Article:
Psychiatric Times - Category 1 Credit
To earn AMA PRA Category 1 Credit(s)™:
Read the article "What to Make of CATIE: Are We Better Off With Atypical Antipsychotics?" from the January 2010 issue of Psychiatric Times, complete the posttest and the evaluation. (Note: A score of at least 70% must be achieved in order to be awarded credit.)
The posttest will be scored instantly and results will be shown onscreen. Please make a copy of your test results for your continuing education records. After submitting the activity evaluation, you may then print a Statement of Credit for your records.
You must keep your own records of this activity. Copy this information and include it in your continuing education file for reporting purposes.
CME LLC is accredited by the Accreditation Council for Continuing Medical Education to provide continuing medical education for physicians.
CME LLC designates this educational activity for a maximum of 1.5 AMA PRA Category 1 Credits™. Physicians should only claim credit commensurate with the extent of their participation in the activity.
CME LLC is approved by the California Board of Registered Nursing, Provider No. CEP12748, and designates this educational activity for 1.5 contact hours for nurses.
The American Nurses Credentialing Center (ANCC) accepts AMA PRA Category 1 Credits™ toward recertification requirements.
The American Academy of Physician Assistants (AAPA) accepts AMA PRA Category 1 Credits™ from organizations accredited by the ACCME.
Sponsored by CME LLC for 1.5 Category 1 credits.
Original release date 1/10. Approved for CME credit through January 2011.
Click here to take the post-test. You will be redirected to CME, LLC.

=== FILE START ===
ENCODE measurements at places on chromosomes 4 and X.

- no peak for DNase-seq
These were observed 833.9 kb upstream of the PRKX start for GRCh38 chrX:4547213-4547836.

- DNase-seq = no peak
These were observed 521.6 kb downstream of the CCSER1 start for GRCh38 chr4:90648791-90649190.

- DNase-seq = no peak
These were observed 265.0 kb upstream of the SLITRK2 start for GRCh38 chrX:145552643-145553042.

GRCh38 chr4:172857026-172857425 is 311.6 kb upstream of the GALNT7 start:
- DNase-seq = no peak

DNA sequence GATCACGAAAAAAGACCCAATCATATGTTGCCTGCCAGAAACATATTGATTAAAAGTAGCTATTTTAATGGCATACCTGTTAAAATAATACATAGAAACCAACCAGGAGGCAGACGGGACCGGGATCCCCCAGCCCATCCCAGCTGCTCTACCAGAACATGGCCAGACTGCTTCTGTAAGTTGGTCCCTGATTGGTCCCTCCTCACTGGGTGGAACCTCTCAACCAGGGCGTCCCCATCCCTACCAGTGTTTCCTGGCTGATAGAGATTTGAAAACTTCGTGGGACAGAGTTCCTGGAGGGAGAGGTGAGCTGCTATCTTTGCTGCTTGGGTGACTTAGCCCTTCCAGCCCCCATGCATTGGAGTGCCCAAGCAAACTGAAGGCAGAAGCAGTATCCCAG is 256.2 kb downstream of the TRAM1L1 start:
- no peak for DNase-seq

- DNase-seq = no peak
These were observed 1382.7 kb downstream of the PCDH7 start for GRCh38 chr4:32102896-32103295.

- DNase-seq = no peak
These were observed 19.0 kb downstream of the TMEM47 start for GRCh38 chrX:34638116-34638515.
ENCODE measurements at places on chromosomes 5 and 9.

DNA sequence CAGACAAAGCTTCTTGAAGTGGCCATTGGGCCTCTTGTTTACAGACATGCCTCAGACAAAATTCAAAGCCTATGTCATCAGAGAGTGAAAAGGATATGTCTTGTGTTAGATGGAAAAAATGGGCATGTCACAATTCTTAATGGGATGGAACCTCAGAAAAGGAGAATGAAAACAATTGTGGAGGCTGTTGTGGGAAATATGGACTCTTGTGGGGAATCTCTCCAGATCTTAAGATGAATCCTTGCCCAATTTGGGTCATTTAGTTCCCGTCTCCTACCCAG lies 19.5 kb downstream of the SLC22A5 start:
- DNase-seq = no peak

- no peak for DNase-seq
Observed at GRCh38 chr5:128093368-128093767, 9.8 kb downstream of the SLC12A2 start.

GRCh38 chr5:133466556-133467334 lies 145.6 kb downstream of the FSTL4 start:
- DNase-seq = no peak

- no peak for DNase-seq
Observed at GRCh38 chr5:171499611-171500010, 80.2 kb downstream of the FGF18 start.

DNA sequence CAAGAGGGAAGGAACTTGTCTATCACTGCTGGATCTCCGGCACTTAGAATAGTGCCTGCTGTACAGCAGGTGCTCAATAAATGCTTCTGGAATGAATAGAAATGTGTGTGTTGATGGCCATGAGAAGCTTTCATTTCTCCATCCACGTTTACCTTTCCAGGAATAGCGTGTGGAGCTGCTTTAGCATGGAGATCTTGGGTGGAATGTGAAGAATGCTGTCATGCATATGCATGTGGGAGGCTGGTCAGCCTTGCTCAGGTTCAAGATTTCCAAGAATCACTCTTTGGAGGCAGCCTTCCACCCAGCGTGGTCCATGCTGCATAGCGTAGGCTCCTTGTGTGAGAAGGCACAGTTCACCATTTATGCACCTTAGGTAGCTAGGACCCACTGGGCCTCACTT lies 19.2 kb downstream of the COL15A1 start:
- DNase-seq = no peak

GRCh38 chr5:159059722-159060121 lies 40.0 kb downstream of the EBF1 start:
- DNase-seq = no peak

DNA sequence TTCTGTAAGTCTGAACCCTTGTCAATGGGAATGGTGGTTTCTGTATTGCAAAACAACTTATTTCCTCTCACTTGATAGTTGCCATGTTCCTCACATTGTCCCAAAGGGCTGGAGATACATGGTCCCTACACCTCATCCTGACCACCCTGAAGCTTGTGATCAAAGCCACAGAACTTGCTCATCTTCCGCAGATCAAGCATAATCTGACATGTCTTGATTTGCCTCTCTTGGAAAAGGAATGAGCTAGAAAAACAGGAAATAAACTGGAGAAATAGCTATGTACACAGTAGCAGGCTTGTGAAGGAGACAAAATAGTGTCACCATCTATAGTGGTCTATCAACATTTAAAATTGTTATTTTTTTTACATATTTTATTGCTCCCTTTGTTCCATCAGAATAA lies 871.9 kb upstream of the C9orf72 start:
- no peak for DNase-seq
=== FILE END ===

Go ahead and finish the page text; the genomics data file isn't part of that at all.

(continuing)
After reading this article, you will be familiar with:
• The different arms of the CATIE study
• The use of number needed to treat and number needed to harm in appraising the clinical relevance of study results
• CATIE efficacy, tolerability, and safety results for the atypical antipsychotics as well as the representative typical antipsychotic, perphenazine(Drug information on perphenazine)
• The advantages/disadvantages of one antipsychotic over another
Who will benefit from reading this article?
Psychiatrists, child and adolescent psychiatrists, psychologists, primary care physicians, nurse practitioners, and other health care professionals. To determine whether this article meets the continuing education requirements of your specialty, please contact your state licensing and certification boards.
Efficacy variations among the atypical and typical antipsychotics result in overlaps between the 2 groups.1 Adverse-effect profiles differ as well. In general, typical antipsychotics have a greater propensity to cause extrapyramidal side effects, tardive dyskinesia, and prolactin elevations than do atypical anti-psychotics. The adverse effects associated with some atypical antipsychotics are more weight gain and greater disturbances in lipid and glucose regulation than are associated with typical antipsychotics. However, there is considerable heterogeneity among the individual agents in both classes and overlapping adverse effects.
According to Sackett and colleagues,2 the philosophy of evidence-based medicine requires the thoughtful clinician to incorporate the best available research findings into an individualized treatment plan, and to take into account clinical experience and patient preferences. When selecting antipsychotics for patients with schizophrenia, the prescribing physician can approach this decision-making process using these principles of evidence-based medicine.
On the basis of the results from the NIMH-funded Clinical Antipsychotic Trials of Intervention Effectiveness (CATIE), this article reviews the principles of antipsychotic therapy selection based on individual patient profiles as it pertains to perphenazine (the representative typical anti-psychotic in the CATIE study), olanzapine(Drug information on olanzapine), risperidone(Drug information on risperidone), quetiapine, ziprasidone(Drug information on ziprasidone), and clozapine(Drug information on clozapine). Using a basic tool of evidence-based medicine—effect size as measured by number needed to treat—demonstrates that we are better off having choices.